7. Needless to say, if you haven't looked at this spreadsheet you really need to. It gives lots of details on the weapons of all factions in a much more useful format that just glowing bars. However, aside from the fact that there is some imbalance, unless you understand the raw numbers the spreadsheet won't do you much good. I will focus on explaining the "Gun Stuff" tab here. You are on your own for the rocket stuff, although I will say all the standard launchers are the same. Let the thread begin! First, a quick note about player health: All infantry classes have 500 Health. Every class but Infiltrator has 500 Shields. Infiltrators have 400 Shields. The "Nano Weave Armor" cert increases the health by the percent listed in the cert's given level(10%, 12.5%, 15%, 20%, 25% Respectively). Secondly, acronyms and terms: ADS means "Aiming Down Sight". COF means "Cone of Fire". ROF means "Rate of Fire" "Hip" means firing when not aiming down your sights (so you are using the big ol' crosshairs). Thirdly, all of the columns can be specified by field using the drop-down menus (so for example, for faction you can select TR) and then sorted by clicking their name. You can toggle between ascending or descending. Some columns don't like to sort well, such as the damages when the shotguns are around, but most sort just fine. The first three columns should be self explanatory. If you need help understanding "Name", "Faction", and "Type" you have bigger issues to worry about, so lets look at damage. Max Damage / Min Damage These two columns go hand in hand with how damage works in Planetside 2. With the exception of shotguns, sniper rifles, MAX weapons, and for some reason the TR MCG, weapon damage is a function of distance. You have the maximum damage that persists up to a given distance, then a minimum damage which occurs at another distance. For explanation lets look at the three default Assault Rifles (what the medic's use). T1 Cycler: 143@10m -> 125@65m NC1 Gauss: 167@10m -> 143@75m Pulsar VS1: 143@10m -> 112@115m What this means is that from 0m-10m the weapons do their maximum damage. Then the damage tapers off in a linear manner until the minimum damage distance, at which point they level out and just do the minimum damage from there on. To give a better visual depiction, I have made a nifty chart. These three rifles also start to hint at the characteristics of the rifles. The NC rifle always will win if all other things are helt the same (ROF and all shots hitting the same location). Its lowest damage occurs later than the TR's distance wise and is the same as the other faction's maximum damage. The VS rifle does the same initial damage as the TR rifle, but its minimum damage is lower. However, the minimum damage doesn't happen until almost twice the distance. Within 70m if the ROF was the same and all rounds hit the target, the VS rifle would beat out the TR. Beyond 70m, the damage dealt by the VS rifle continues to decline further, so the TR rifle would win. Most importantly this should explain what the "@XXm" portion of the stat means. Fire Mode A simple one. This lists the fastest fire mode that can be selected on the weapon. If a weapon has semi, burst, and auto, it will be listed here as "Auto" Short Reload The best term for this is a "Tactical Reload". This refers to reloading before your weapon is completely empty. As such, the only action that is require is to change magazines. It is in units of seconds. Pump action shotguns are not listed as they allow for shell-by-shell reloads. Shell-by-shell reloads have the benefit of being interrupt-able; you can fire while doing them. Long Reload A "Full Reload". This refers to reloading after you have fired off all of the rounds in your weapon and your chamber is empty. This is longer as you have to swap out magazines and then either work the charging handle / bolt or hit a bolt release. Magazine Size How many rounds each magazine can hold. Extended Magazine cert increases this. Ammo Pool How many rounds are carried on your person. Ammunition Belt cert increases this. Vertical Recoil This is how much the muzzle of the weapon will climb per shot. I stress the per shot part because while a given weapon may have a lower recoil value, if it fires much faster than the other weapon you are comparing it too you will be off target much faster. I have no idea what the units on this are so unless we can figure it out, use these numbers as comparative values only. Lower is better. *Update* I think the units are degrees/shot *Vertical Recoil is not always vertical. See "Recoil Angle"* Horizontal Recoil Min/Max This is the range that your weapon can move from side to side per shot. As with vertical recoil, I don't know the unit on this but it does seem to be the same as with vertical recoil. It may be degrees/shot. Recoil Angle Min/Max This is the angle between which the "Vertical"l recoil will occur. If you picture an upside down T, the vertical line is 0 degrees, the left point is -90 and the right point is +90. If a weapon has a distinct horizontal pull it will occur between these angles. The majority of TR weapons do not pull and have "0/0" listed in this spot. They recoil, but it is more random bucking than a distinct drift. I find this to be a good thing as a upwards recoil is easier to compensate for while trying to stay on target. Recoil Horizontal Bias Angles too confusing? This is a simple symbol that shows a weapons tenancy to drift in a given direction. ← = → is balanced horizontal, ← is always left horizontal, → is always right horizontal, and ← > → or ← < → is unbalanced horizontal that will shake left and right, with an overall bias in one direction. The majority of TR weapons are "← = →". Recoil Decrease Recoil Decrease is the amount of recoil countered in units of Degrees/Second. Recoil decrease takes place after a short delay (generally equal to a weapons time between shots) when you have stopped firing. Basically think of this as "catching your breath". When you stop firing, even for a brief period, this is how fast your weapon will get back to its point of aim. First Shot Recoil Multiplier Very simple. This is how much your recoil values are increased for your first shot. ADS Move Speed Multiplier Also very simple. This is how much your move speed is multiplied by when you are aiming down your sights. It is always less than one, which means you are always moving slower than normal. Typical values are 0.75 and 0.5, which correspond to 3/4 and 1/2 movement speed respectively. Cone of Fire (CoF) This is one that spans 11 columns and 4 sections of the spread sheet. There is a reason for it though! It is very important to gun performance. But first, what the hell is a "cone of fire"? Well it isn't a volcano or waffle cone flambe. It refers to the area your bullets can occupy at a given distance. For those of you who were in our SL faction: Remember when i would go on about "conical spread" and say "the spread is Xm in radius at 200m"? That is CoF. Basically, picture a cone with the pointy part glued to the muzzle of your gun. When your bullets fly outward, they can occupy an ever increasing area, a circular slice of the cone, at a given distance. This picture, although from Planetside, should help with understanding. While massively exaggerated, it gets the point across. So the numbers in these columns have to do with what your CoF looks like when you are in a given stance, moving at a given rate, and whether you are aiming down your sights (ADS) or not. Now the Numbers! The listings are divided into 4 categories: Stand ADS, Crouch ADS, Stand Hip, Crouch Hip. Knowing what ADS stands for, this should be pretty self explanatory: Stand ADS: You are standing and aiming down your sights. Crouch ADS: You are crouching and aiming down your sights Stand Hip: You are standing and aiming from the hip Crouch Hip: you are crouching and aiming from the hip. Then there are the movement modifiers: Still, Move, Sprint, Jump. You don't see them in all categories because they don't exist for all situations. FOr example, you can't sprint while crouching or aiming down your sights. Still: You are not moving. Duh. Moving: You are moving at the normal pace. This speed is reduced when crouching or aiming down sights. Sprinting: You are sprinting. Duh Jumping: You are jumping. Duh. Now you might be saying "But wait! I can't shoot while sprinting!". That is correct. You come to a stop and shoulder your rifle first. However, when you sprint your CoF expands. Think of it as the effect from breathing heavily. After you stop sprinting, your CoF will slowly contract to the level that corresponds to your level of movement and stance. Jumping is the same way. Note that some weapons, such as the SMG's and pistols have the same values for moving and still when aiming down your sights. Ok, so no you know what the columns mean, but what do those numbers really mean. Well that is the angle of your base CoF in degrees. They look small, but remember that a cone gets bigger as it extends out. For example a CoF of 0.3 degrees means your bullets can be anywhere withing a circle that is just over 1m in diameter if your target is 200m away. That is a big circle! Curious how I found that number? Basic Trigonometry! If you look at a cone from the side, it looks like a triangle. Cut that triangle in half at the tip and you get a right triangle. Now since you have cut the cone in half, your angle is half as well. You can now use this to find out how big of a circle your bullets can occupy at a given target distance TargetDistance x tan(CoF/2) = Radius of Bullet Circle for the Given Target Distance Yay Trigonometry! Just remember that this gives you the radius, not the diameter. Multiply the radius by two to get the diameter! I left it out of the formula to keep the equation as simple as possible. CoF Bloom/Shot: Just like a flower gets larger when it blooms, so does your CoF when you shoot. This is how much your CoF will expand with each shot. To my knowledge it is also in degrees, which knowing that the other things are in units of degrees would make the most sense. This section is divided into ADS and Hip columns and if you notice the bloom while hip firing is usually twice as much as the ADS value. SMG's are an example of an exception, as they have the same value for both. Lets look at how this effects your CoF. Using the CoF example from earlier (which matches the NC and TR SMG's, hence why it was horrific at 200m). They have a bloom value of So if your target is at 100m, your bullet circle is 0.52m in diameter. Now you fire a burst of 5 shots. Lets see how the circle changes. Here is the diameter of circle your round can end up in, approximately: 1st Round: 0.52m Diameter 2nd Round: 0.61m Diameter 3rd Round: 0.69m Diameter 4th Round: 0.78m Diameter 5th Round: 0.87m Diameter Well, That Escalated Quickly. To put that in perspective, imagine a person as a rectangle. A person who is 5' 9" tall and 15" across at the torso is a 1.75m x 0.38m box. After just 5 shots the circle that your bullets can land in is over twice as wide as their center mass. Assume the center mass is 0.55m (22") tall and your bullets are going above and below center mass as well, if they even hit horizontally. Keep in mind that the values used were for standing still and aiming down sights with an SMG. They also assume that the gun can magically stay right on target. To put it in perspective I made a little target based on these measurements. Assuming your gun was aimed exactly at the red dot, which is centered on the center mass of the target, and did not move, the rings represent the circle your shots could fall within for the target at 100m. Rate of Fire (ROF) This is an easy one. This number is how many rounds your weapon can fire in units of Rounds Per Minute (RPM) based on the cyclic speed of the weapon. In other words, if you never had to reload, this is how many rounds you could spit out in one minute. Bullet Speed Exactly what it sounds like, this is the speed of your projectile in meters per second (m/s). While this directly means how fast your bullet can reach the target, it is an important factor in how much your bullet will appear to drop. A slower projectile will seem to drop faster than a faster projectile that has the same drop rate. In reality they drop just as fast so it is when they drop, but read on for that part. Bullet Drop This is the rate your bullet will drop. At first it was thought these numbers are in m/s, but then you have bullets making it maybe 85m. If you assume these are accelerations, things make much more sense, so I will assume the units are m/s2. For small arms there seem to be three drop rates: 11.25m/s2 for all NC & TR non-sniper rifles 7.5m/s2 for all sniper rifles except the VS Spectre and Phantom 0m/s2 for all VS weapons except the four bolt-action sniper rifles. This basically tells you the maximum range your projectile can go if everything else is held constant: fired perfectly level from flat ground. Using the person measurements from before as an example, if I fire a shouldered rifle from 1.5m off the ground (shoulder height) you could combine this with the weapon's bullet velocity to determine when it will hit the ground. 1.5m at 11.25m/s is 0.133 seconds (2/15ths of a second). So if my rifle has a projectile speed of 640m/s it can make it 85m before hitting the dirt. Actually doing the math on that, there is no way these values are in m/s of drop. Assuming these values are in m/s2 you can use simplified kinematic equations for the time it takes for the projectile to reach the ground from shoulder height and then use the projectile speed to calculate how far they can optimally go. 0m = 1.5m + 0.5(DropRate)(DropTime)2 So from this height: 11.25m/s2 Drop Rate: 0.5163 Seconds 7.5m/s2 Drop Rate: 0.6324 Seconds So the distance before these rounds will hit the ground can be found by multiplying the projectile speed by the time. For the sake oc comparison lets use the same projectile speed for the two different drop rates (the Gauss Rifle for some reason has the same projectile speed as the three top-end bolt action rifles...) Using 650m/s as a projectile speed: 11.25m/s2 Drop Rate: 335m 7.5m/s2 Drop Rate: 411m This is why you need to compensate for distance by aiming above your target for long shots. The slower your projectile the more you need to compensate! Ok. That is the end! I hope you all found this informative enough to be worth your reading time. Remember that stats alone do not make the weapon "good" and that rate of fire has a large effect on things. This spreadsheet can make finding a weapon that fits you easier. Find a weapon you are good with and enjoy the fight! (Also Vanu put some damn pants on.)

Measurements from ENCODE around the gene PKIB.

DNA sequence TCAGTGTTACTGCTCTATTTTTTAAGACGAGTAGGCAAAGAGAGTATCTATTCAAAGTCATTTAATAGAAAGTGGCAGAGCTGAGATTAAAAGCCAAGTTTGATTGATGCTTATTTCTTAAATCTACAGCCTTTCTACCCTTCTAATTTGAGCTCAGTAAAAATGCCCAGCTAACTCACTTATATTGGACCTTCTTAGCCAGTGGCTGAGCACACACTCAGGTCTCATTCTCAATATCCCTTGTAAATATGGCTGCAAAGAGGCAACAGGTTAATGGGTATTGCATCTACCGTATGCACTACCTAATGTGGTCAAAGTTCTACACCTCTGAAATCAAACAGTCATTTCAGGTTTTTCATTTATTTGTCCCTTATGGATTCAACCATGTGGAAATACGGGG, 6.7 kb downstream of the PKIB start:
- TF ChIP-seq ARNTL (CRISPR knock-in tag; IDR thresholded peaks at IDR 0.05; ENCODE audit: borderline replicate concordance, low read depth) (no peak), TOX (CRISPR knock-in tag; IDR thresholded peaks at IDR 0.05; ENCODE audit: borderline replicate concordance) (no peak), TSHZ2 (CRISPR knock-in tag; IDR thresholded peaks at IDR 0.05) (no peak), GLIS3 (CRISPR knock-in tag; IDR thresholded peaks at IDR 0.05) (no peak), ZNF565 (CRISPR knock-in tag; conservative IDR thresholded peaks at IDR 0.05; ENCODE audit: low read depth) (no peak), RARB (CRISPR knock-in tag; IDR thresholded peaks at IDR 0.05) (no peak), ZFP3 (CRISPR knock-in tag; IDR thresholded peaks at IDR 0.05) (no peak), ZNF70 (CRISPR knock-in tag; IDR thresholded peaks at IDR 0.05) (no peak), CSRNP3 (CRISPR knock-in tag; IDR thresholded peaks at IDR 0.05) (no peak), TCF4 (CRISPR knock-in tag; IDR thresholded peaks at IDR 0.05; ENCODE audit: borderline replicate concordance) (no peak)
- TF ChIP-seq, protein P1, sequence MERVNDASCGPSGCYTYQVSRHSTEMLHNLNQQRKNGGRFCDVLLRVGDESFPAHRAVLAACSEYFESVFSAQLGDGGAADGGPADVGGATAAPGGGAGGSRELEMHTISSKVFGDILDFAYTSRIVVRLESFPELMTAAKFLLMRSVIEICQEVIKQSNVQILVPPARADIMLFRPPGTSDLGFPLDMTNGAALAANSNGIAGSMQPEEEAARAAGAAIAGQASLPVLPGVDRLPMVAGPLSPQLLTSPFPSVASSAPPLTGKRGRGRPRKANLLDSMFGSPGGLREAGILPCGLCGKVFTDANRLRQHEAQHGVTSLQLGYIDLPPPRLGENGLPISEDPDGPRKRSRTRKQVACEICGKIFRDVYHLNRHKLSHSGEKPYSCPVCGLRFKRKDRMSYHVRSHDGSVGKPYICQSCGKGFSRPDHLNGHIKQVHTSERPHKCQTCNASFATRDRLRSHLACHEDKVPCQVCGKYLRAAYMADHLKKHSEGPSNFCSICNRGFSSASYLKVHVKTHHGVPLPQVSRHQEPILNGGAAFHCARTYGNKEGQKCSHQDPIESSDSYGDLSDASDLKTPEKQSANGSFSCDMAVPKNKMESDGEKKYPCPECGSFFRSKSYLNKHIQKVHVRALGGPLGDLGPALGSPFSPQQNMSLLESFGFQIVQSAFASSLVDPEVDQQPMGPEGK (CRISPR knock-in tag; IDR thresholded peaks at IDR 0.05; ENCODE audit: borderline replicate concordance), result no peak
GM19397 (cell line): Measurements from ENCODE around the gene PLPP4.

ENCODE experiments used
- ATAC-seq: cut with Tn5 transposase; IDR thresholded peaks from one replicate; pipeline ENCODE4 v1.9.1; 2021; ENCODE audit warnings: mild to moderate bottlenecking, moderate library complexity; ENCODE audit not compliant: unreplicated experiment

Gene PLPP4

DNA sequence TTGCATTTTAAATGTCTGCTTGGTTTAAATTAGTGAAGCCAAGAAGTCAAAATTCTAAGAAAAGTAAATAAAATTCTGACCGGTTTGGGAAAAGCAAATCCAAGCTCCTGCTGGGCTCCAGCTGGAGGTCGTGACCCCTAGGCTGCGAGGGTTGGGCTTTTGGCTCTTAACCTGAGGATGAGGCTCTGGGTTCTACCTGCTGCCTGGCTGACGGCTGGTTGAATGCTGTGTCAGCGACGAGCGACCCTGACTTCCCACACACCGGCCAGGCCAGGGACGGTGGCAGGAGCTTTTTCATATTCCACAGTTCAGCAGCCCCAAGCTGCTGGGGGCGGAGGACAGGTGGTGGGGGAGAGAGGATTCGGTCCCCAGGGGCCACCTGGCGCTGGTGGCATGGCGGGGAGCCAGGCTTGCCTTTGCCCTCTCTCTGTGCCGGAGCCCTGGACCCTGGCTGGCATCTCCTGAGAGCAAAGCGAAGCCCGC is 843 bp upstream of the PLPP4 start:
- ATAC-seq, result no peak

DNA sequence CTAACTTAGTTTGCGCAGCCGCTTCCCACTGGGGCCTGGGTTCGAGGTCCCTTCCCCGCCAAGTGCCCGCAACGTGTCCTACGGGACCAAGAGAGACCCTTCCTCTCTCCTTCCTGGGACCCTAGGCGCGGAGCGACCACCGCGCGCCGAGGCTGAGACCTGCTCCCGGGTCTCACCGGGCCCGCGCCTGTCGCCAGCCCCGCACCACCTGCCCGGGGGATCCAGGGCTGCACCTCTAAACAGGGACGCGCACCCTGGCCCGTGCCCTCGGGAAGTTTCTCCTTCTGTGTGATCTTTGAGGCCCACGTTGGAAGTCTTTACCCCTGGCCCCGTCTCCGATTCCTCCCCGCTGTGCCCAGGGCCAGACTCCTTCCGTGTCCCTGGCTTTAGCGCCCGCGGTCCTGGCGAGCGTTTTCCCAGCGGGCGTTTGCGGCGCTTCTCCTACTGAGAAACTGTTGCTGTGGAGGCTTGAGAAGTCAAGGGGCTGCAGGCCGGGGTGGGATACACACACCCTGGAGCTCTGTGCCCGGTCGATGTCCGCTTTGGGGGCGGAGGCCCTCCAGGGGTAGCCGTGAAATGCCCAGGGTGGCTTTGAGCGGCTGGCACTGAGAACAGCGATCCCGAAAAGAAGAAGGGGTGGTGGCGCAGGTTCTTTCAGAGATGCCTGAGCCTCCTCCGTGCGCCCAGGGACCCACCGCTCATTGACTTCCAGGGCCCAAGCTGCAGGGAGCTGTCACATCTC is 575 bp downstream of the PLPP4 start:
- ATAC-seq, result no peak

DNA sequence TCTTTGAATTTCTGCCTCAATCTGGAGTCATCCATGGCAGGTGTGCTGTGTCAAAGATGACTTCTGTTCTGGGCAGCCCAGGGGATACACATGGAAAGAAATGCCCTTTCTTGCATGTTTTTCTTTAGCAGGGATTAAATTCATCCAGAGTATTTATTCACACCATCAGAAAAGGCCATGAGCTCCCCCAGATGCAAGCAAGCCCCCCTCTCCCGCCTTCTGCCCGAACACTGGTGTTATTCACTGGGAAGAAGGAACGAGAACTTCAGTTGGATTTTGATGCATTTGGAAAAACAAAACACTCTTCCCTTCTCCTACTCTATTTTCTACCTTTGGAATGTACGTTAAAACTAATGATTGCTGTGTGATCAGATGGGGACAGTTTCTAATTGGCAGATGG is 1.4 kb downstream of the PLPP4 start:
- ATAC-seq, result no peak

8. TR Optics Pictures are taken in WG Spawn area. One showing zoom mag, and one showing impact point. Found out that the DMO did not hit where I thought it would hit. There is the 1x FOV. Standing in front of center spawn tubes at WG HDS 3.4x DMO 3.4x ACS 4x TMS 4x S3 6x (no sway) Updated 23JUN13 - Added 6x